Valparaiso, a parade of shops, oil on card, 11 / 9 cm

I didn't work as large as I'd anticipated. For travel the intensity of that postcard size is quite ideal.

Saturday, June 2, 2012

Santiago, Chile

Nine from Santiago

I've  been pleasantly surprised here  The city is quite elegant, not too large. The architecture is perhaps a little anytown, with little that I can see that might not be found in any other capital: neo-classical and eclectic late nineteenth century with non-descript modern filling in the gaps, but it is generally well maintained with little mess or graffiti, and the city is well planted with trees.

Santiago: Palacio de Bellas Fine Artes: the blue umbrella, oil on card, 14.5 / 12.5 cm


The people seem pleasant enough, pleasant tempered and gentle,dark haired, round faced. I detect a latent conservatism to them. The school girls wear rather odd over socks over their stockings as part of their winter uniforms, but I can't see other notable idiosyncrasies. There some soldiers on horseback in olive uniforms- elegant.

The city is grid  plan, with occasional crookedness.  I stayed in Bairro Brasil, close to the centre, much peeling nineteenth century and some elegant or fashionable bars, though in the main the city is old/fashioned feel, so that shop displays are quaintly, sometimes sadly simple and the concept of self/service seems unknown, so goods are kept behind a counter and you have to ask for what you want from an assistant.

It rained continually for my first two days, making painting trying. On the third, however, it was dry enough to climb Cerro San Cristobal and look down.

 Santiago, from above, oil on card, 14 / 13 cm

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Not long ago I received some criticism, that the paintings were grey, and that I was "timid with colour". Like most well directed criticism this stung, and instinctively I resented it- it is so often the case that  I, perhaps we, resent and reject criticism most when it is justified.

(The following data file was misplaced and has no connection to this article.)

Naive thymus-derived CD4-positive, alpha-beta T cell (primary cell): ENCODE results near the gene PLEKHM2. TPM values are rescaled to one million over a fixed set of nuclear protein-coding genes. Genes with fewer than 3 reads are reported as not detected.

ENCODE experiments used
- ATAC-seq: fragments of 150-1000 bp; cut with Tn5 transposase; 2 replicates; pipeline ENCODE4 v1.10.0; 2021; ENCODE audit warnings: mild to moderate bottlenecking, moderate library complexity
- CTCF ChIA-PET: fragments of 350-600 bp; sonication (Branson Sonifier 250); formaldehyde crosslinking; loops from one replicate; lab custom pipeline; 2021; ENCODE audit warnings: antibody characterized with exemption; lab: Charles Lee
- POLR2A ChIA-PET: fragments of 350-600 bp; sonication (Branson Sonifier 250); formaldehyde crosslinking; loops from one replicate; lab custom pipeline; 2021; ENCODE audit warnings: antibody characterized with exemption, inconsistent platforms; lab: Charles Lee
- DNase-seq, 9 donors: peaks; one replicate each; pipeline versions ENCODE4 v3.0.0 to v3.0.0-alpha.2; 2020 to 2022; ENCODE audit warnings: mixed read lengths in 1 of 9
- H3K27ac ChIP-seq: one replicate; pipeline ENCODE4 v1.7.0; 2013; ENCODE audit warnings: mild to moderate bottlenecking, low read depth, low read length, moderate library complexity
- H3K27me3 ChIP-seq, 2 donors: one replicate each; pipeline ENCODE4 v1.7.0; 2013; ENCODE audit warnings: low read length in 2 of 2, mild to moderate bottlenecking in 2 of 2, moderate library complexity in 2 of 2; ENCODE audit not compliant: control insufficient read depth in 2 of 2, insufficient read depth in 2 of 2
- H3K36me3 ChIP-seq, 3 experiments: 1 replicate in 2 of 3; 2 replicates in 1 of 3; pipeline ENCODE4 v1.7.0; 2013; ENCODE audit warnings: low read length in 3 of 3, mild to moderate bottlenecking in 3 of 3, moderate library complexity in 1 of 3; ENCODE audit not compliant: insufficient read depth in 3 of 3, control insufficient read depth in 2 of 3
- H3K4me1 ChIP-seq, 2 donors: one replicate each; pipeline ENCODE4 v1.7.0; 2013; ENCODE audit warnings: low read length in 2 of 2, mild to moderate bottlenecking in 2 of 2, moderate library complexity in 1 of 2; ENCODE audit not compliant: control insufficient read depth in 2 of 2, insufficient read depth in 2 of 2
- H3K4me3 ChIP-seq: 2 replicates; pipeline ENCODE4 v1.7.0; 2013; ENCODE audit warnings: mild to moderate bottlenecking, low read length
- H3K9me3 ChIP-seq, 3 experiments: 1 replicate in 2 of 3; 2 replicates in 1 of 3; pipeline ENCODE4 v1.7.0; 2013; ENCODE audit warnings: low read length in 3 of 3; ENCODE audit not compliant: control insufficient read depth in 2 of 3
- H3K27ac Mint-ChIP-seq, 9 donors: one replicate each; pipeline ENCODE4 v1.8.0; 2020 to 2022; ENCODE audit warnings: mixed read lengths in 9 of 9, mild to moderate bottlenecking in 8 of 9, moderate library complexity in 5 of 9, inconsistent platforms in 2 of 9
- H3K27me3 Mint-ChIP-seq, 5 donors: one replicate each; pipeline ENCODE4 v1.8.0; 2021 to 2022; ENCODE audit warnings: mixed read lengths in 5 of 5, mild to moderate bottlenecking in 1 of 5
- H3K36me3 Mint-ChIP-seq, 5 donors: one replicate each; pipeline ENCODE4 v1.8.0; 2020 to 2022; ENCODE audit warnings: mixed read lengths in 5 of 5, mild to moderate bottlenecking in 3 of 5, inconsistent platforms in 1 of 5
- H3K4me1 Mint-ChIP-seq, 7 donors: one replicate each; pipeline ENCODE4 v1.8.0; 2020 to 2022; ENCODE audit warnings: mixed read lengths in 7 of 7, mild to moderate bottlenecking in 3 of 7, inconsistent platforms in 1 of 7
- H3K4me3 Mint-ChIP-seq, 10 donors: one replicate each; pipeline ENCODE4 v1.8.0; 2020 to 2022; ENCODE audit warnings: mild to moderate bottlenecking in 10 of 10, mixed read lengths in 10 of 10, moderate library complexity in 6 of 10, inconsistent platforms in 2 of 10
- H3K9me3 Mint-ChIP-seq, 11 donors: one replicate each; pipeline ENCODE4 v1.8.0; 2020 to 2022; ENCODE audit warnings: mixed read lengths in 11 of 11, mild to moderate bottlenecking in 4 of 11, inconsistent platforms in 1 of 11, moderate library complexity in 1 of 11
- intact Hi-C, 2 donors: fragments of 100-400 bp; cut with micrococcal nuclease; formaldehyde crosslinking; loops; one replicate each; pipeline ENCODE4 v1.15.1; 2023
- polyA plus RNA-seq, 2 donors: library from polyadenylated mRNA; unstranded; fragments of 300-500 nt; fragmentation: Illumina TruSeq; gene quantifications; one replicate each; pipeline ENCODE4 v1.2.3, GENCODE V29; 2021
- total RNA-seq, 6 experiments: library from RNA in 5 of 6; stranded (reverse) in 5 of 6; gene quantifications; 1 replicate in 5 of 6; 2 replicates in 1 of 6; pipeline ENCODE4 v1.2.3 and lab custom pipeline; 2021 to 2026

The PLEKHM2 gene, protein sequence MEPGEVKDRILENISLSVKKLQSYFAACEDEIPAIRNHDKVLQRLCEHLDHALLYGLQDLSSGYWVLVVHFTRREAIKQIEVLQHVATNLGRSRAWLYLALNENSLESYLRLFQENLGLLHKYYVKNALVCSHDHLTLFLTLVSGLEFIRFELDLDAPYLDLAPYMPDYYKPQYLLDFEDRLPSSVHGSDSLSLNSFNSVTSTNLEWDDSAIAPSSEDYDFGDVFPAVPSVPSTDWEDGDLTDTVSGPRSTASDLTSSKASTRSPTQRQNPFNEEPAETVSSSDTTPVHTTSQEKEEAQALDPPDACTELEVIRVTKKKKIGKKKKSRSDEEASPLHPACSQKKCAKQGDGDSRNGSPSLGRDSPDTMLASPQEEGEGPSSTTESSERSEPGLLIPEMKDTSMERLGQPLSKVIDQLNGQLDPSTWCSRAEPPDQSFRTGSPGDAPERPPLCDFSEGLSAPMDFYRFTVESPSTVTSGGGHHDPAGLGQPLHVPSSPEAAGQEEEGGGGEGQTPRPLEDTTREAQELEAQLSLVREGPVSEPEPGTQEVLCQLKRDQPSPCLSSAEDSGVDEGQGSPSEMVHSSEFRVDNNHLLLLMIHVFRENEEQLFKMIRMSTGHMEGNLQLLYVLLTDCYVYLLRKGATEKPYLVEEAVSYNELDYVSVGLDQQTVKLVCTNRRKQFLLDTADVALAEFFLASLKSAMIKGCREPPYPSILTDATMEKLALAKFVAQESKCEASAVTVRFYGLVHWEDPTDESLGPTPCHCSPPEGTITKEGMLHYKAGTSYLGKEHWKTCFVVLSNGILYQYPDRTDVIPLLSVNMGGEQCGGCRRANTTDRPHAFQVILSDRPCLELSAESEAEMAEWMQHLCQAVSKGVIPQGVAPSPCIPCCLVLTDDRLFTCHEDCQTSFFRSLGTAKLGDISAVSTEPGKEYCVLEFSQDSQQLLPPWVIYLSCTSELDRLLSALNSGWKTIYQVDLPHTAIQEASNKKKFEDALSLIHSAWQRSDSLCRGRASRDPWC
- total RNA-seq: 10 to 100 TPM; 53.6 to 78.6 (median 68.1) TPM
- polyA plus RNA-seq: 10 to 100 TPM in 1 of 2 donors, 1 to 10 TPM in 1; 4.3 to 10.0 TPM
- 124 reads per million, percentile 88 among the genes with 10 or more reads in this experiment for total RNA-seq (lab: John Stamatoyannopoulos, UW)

But with a few days on I decided to try to face the challenge of the criticism, and I have been using colours with more boldness, and less concern that the effect might be vulgar.

The hostel has some wonderful flowers, and I`ve been painting these, in a sort of impressionist style, trying not to over mix the paints and using lighter  grounds. They are brighter and more cheerful. I shall post these these later.



Santiago, Praca Brasil, a red umbrella, oil on card,  oil on card, 13.5 / 11 cm  NOT FOR SALE

Friday, June 1, 2012

Back from Chile

16 from my Chilean trip.

Back after a week escape from this little apartment, from teaching English and rotting. 

Overall, I'm very happy with the trip. Chile is beautiful and fairly well organised. Santiago is elegant and comfortable to work in: Valparaiso is rather slummy, but is full of architectural interest.

 It was a pity that it rained so much on my first couple of days, restricting me to working from cafes or  the eaves of buildings, but I was able to do a couple of still lives on the worst days.

I stayed in hostels, which offer the strangest of communities: gap-year British teenagers, American and Canadian loners, Australians on extraordinarily long world trips, Germans sitting alone, and a fair smattering of friendly French. The atmosphere is very friendly: easy come, easy go.

I feel sufficiently inspired to contemplate a longer trip to Bolivia.